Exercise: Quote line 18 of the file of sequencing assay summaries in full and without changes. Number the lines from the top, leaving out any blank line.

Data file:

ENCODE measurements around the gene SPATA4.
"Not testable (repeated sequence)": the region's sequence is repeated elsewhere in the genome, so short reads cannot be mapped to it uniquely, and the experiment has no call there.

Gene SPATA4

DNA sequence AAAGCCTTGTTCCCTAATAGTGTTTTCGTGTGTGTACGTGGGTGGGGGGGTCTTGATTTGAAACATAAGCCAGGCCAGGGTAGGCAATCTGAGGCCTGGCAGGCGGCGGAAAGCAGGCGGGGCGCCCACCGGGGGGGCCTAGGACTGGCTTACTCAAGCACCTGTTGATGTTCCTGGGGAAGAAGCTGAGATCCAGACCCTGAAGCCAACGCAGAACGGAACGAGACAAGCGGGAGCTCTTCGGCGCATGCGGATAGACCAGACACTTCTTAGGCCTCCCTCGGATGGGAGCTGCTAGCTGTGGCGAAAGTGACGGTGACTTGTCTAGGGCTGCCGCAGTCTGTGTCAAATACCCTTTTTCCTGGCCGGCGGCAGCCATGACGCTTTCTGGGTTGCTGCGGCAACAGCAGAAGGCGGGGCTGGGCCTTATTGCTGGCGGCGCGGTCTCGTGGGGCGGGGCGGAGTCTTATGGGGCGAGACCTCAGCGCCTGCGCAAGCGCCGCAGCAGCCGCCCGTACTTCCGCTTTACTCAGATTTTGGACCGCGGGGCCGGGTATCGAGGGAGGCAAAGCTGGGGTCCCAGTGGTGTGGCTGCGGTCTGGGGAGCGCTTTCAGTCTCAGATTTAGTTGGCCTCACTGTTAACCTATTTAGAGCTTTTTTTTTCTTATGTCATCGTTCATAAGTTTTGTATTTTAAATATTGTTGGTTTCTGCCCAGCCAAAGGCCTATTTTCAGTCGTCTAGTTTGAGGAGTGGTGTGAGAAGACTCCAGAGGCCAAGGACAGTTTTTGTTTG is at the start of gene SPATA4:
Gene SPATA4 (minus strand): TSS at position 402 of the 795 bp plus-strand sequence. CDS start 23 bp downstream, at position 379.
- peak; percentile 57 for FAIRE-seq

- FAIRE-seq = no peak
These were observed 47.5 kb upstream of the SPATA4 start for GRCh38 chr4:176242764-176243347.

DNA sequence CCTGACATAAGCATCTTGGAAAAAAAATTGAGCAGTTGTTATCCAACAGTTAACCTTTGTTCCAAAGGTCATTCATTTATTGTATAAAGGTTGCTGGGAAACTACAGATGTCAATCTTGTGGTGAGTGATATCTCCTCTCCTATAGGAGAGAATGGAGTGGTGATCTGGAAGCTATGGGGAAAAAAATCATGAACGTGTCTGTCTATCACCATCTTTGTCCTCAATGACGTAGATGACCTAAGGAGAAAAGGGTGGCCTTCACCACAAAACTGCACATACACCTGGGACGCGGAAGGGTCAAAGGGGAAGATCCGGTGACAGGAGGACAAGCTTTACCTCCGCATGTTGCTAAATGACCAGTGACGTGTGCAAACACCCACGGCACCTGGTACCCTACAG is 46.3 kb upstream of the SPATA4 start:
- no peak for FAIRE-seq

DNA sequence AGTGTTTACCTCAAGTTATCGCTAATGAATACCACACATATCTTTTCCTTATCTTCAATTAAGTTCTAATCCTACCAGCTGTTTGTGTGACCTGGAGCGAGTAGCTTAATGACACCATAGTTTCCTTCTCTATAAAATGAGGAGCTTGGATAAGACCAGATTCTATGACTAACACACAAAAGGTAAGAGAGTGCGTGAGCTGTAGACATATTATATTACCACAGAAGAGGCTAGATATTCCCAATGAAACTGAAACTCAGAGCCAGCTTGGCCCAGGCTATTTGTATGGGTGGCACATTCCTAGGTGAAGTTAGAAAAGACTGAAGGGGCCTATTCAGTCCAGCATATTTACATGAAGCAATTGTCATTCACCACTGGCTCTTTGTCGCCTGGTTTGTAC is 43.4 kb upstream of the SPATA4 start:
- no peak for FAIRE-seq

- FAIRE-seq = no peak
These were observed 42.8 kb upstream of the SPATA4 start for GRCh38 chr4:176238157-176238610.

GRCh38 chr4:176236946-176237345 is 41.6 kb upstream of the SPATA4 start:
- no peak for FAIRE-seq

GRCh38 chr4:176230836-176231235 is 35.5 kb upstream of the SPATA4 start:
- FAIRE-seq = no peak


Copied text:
- FAIRE-seq = no peak